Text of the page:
Although Lampens was to be later associated with concrete, he had no time for the audacious structural expressionism that concrete enabled. The Mexican Pavilion by architects Rafael Mijares Alcerreca and Pedro Ramirez Vasquez was particularly accomplished but we see nothing of it in Lampens’ later work and if he saw something in Kunio Maekawa’s Japan Pavilion, he never mentioned it. Finally, we have never again seen the likes The Atomium, from Lampens or anyone else.

It’s not necessary for Lampens to have been influenced by anything or anyone specific as the enthusiasm and optimism of the Expo might have been all he needed, although it’s true that optimism was largely conveyed by non-traditional architecture. Lampens is quoted as saying “Every healthy Belgian visited the world’s fair. It was due in part to the world expo of modern architectural styles that such work became accepted and established in Belgium. The masses saw the possibilities of technology and started to believe in modern architecture and I felt that the climate was ready to build in a modern way in Belgium.” We do know that Lampens was impressed with the Norwegian Pavilion designed by Sverre Fehn and saw its potential for structures that were light and open.

The 1958 Norwegian Pavilion by Sverre Fehn is not to be confused with the 1962 Nordic Pavilion Fehn designed for Venice.

“He constantly tried to reach an absolute reconciliation in the antagonism between Le Corbusier’s whimsy and Mies van der Rohe’s control.”

from the online magazine Maniera!

I only include this quote to show how the names of Le Corbusier and Mies van der Rohe can be used to say pretty much anything about anyone, and drag them back towards these two as if they are some points of reference universally, instead of just in our minds. I don’t understand why this has to be, or what problem this solves. If Lampens encountered Fehr’s Norwegian Pavilion and something suddenly made sense to him, then that’s where we need to start. Everything else is a discussion about Fehr for some other time.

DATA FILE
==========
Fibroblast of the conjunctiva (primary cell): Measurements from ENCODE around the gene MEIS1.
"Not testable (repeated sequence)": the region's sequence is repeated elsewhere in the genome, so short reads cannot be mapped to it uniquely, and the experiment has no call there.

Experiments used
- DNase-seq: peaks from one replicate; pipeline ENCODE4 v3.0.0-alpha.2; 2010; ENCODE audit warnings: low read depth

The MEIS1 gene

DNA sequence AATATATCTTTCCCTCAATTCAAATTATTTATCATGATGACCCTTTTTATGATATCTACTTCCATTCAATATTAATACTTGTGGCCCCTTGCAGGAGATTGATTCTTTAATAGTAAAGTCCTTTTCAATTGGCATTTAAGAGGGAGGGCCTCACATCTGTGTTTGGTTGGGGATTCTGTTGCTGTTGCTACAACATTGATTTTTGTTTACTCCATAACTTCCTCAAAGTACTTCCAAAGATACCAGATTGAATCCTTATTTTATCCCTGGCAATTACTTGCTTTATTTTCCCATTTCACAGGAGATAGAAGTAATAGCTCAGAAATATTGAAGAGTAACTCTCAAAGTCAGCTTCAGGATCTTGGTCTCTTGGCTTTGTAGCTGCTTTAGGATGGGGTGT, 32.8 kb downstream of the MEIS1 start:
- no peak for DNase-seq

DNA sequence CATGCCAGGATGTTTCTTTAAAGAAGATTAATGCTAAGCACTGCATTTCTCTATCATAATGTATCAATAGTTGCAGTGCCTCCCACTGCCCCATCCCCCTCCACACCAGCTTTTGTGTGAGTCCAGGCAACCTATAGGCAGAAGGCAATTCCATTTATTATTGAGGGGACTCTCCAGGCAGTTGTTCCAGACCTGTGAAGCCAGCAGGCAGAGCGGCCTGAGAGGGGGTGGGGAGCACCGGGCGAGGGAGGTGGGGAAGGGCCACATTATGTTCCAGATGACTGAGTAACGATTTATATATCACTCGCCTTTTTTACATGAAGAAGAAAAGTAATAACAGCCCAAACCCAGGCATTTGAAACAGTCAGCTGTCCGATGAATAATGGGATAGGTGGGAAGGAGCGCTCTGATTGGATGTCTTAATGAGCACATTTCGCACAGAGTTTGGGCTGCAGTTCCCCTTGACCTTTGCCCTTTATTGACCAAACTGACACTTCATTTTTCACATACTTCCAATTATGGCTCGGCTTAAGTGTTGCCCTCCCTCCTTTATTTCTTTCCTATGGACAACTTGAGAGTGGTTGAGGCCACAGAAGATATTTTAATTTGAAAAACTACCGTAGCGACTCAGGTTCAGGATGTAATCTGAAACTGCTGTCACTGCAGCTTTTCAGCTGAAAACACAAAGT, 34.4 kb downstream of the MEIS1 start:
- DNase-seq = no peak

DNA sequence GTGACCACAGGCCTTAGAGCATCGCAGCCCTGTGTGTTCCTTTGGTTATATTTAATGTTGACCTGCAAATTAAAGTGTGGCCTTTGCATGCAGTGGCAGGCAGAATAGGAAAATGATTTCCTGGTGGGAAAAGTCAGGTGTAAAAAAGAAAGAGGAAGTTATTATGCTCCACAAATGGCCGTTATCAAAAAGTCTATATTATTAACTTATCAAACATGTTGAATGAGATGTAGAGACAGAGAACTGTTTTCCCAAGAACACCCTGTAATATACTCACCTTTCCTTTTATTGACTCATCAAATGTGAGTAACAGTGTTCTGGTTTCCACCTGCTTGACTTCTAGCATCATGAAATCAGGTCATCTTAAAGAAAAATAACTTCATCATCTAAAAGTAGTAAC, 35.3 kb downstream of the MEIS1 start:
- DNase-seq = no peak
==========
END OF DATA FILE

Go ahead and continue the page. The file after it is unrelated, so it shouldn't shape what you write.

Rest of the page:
Lampens developed his own personal style of raw concrete and monolithic buildings resembling fortresses or bunkers that blend in their context and natural landscape.

The nearby coastlines of Belgium, France and The Netherlands are littered with WWII bunkers that are indeed massive, monolithic, mute, protective and made of concrete, as fortifications tend to be. These next three photographs by Jonathan Andrew, of some in France, convey the architectonic dimension of these structures.

“For Lampens, these constructions on the Atlantic coast constituted the most beautiful examples of brutalism. Though not directly associated with brutalism, the architecture of Juliaan Lampens stands as a significant variant of this style: materially in his use of raw concrete, and formally in his deployment of the bunker typology. For some time he experimented with raw concrete in order to develop his style of bunker-like exteriors combined with open vistas and sculptural motifs.”

from the online magazine Maniera!

However, if fortresses and bunkers blend in with their landscape it is because at the time they were camouflaged to do so. In the 2013 interview Laampens said he had seen these structures disguised as houses during the war, and then revealed later when the bricks were reused post-war. Let’s keep it real. Bunkers as we know them do not have a harmonious connection between the interior and exterior and they do not blend in with the landscape. It’s said Lampens liked the materiality of concrete, but … is this a word he would have used? Does materiality mean anything more than a material’s physical qualities (but mostly looks) and what’s possible with it? The 2002 House Velghe–Verlinden is not world’s apart from his own house from 1960 and three other of his most well-known houses in-between.

Laampens was a Brutalist.

Lampens’ own house of 1960 has no audacity of shape on the outside, and there’s little sense of concrete on the inside. In the first image below, the wall with the bookshelves is concrete on the outside and lined with timber on this inside. This is not something we associate with Brutalism, or even Modernism where the conceit of having inside and outside space “flow into one another” means no such distinction is drawn. It is true that Lampens’ houses have large areas of glazing but it is rare to have an intermediate space such as a terrace or covered porch. I expect this is because In Belgium (as in the UK) the weather is such that many a garden is best appreciated from indoors.